- Removing trans fats from the diet: trans fats are found in some processed and deep-fried foods and they can increase the risk of endometriosis (17)
- Reducing or removing alcohol from the diet (5)
Overall, based on some of the dietary evidence available, consuming a varied and balanced diet similar to the mediterranean diet may be beneficial to help reduce the symptoms of endometriosis.
Please note the information provided in this article is not a substitute for medical or dietetic advice. If you have any queries regarding your diet or your health, please speak to your GP or a registered healthcare professional.
For more information visit:
- NHS (2022). Overview: Endometriosis. Available online at: https://www.nhs.uk/conditions/endometriosis/ [Accessed: November 2022]
- Endometriosis UK (2022). What is Endometriosis? Available online at: https://www.endometriosis-uk.org/what-endometriosis [Accessed: November 2022]
- RCOG (2022) endometriosis Patient Information. Available online at: https://www.rcog.org.uk/for-the-public/browse-all-patient-information-leaflets/endometriosis-patient-information-leaflet/ [Accessed: November 2022]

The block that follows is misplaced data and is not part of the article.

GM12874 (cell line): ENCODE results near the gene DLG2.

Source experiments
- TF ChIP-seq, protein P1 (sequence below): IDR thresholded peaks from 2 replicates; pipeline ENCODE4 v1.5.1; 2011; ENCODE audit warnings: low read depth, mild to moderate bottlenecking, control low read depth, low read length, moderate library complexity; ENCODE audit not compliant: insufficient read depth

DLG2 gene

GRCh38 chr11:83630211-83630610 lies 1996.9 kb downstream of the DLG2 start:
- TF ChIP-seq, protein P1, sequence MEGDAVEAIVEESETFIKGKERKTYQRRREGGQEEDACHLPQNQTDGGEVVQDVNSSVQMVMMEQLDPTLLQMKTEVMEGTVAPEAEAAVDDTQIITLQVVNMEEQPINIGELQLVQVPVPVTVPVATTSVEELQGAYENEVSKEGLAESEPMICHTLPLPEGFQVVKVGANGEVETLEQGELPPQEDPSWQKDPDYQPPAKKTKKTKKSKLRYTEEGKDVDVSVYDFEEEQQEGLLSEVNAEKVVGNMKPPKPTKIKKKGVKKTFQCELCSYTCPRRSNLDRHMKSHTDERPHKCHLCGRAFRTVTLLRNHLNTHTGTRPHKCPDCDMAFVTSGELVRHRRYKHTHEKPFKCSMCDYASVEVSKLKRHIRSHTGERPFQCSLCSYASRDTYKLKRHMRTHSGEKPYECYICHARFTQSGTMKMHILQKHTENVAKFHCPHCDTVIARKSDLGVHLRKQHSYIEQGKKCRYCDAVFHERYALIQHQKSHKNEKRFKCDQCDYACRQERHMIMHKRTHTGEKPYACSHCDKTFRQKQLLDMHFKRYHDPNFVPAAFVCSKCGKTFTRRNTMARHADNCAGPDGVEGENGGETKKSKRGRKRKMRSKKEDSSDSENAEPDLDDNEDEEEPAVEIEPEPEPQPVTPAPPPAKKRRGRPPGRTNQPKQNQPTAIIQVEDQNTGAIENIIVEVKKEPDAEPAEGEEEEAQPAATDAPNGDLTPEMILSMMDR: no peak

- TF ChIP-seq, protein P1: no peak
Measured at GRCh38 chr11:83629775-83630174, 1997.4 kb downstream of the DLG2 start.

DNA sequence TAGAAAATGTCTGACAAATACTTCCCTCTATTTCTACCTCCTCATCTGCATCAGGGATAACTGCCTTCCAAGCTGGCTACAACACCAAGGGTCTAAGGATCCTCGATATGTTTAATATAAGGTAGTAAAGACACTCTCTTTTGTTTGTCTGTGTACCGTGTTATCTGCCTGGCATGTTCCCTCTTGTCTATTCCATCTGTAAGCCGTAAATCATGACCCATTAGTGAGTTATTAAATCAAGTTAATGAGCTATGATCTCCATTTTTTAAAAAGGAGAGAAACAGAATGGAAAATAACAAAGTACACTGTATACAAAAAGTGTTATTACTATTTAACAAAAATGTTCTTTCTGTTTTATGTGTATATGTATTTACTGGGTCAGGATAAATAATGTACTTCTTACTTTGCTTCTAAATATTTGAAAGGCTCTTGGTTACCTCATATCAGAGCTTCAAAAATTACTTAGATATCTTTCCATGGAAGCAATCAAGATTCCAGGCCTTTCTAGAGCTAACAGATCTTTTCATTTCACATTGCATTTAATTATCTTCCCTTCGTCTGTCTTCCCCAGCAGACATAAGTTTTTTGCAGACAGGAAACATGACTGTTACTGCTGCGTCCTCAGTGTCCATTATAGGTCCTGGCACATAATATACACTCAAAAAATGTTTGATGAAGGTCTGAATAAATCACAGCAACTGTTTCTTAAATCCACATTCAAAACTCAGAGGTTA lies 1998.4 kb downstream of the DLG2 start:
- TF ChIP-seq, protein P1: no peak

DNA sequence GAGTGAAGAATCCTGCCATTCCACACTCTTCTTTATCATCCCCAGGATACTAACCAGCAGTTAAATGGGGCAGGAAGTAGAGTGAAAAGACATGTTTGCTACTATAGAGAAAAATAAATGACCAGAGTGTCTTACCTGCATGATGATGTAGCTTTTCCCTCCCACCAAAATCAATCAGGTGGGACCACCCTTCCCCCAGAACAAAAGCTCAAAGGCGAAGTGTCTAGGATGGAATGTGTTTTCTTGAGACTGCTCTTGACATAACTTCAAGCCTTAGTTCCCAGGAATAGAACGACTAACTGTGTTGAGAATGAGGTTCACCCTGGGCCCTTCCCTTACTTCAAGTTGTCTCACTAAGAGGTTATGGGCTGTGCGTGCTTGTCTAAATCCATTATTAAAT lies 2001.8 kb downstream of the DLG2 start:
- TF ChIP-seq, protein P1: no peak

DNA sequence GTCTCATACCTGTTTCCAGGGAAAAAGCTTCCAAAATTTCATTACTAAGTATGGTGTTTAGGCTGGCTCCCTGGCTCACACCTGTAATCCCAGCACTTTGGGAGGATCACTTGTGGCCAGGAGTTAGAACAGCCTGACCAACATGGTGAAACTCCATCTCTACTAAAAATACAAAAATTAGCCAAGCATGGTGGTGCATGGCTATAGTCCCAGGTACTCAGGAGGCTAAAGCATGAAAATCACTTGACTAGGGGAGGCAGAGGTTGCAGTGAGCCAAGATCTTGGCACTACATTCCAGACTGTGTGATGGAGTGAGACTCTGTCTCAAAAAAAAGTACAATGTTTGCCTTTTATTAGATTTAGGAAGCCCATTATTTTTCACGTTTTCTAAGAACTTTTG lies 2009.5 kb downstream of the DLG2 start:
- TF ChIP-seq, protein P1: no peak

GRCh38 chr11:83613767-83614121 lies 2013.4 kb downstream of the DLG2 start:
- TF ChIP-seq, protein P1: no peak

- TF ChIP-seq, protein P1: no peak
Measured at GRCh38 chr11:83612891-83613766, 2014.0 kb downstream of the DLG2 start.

- Hadfield, R., Mardon, H., Barlow, D. and Kennedy, S. (1996) Delay in the diagnosis of endometriosis: a survey of women from the USA and the UK. Hum. Reprod., 11, 878–880.
- Jurkiewicz-Przondziono, J., Lemm, M., Kwiatkowska-Pamuła, A., Ziółko, E., & Wójtowicz, M. K. (2017). Influence of diet on the risk of developing endometriosis. Ginekologia polska, 88(2), 96–102. https://doi.org/10.5603/GP.a2017.0017
- Nirgianakis, K., Egger, K., Kalaitzopoulos, D. R., Lanz, S., Bally, L., & Mueller, M. D. (2022). Effectiveness of Dietary Interventions in the Treatment of Endometriosis: a Systematic Review. Reproductive sciences (Thousand Oaks, Calif.), 29(1), 26–42. https://doi.org/10.1007/s43032-020-00418-w
- Santanam, N., Kavtaradze, N., Murphy, A., Dominguez, C., & Parthasarathy, S. (2013). Antioxidant supplementation reduces endometriosis-related pelvic pain in humans. Translational research : the journal of laboratory and clinical medicine, 161(3), 189–195. https://doi.org/10.1016/j.trsl.2012.05.001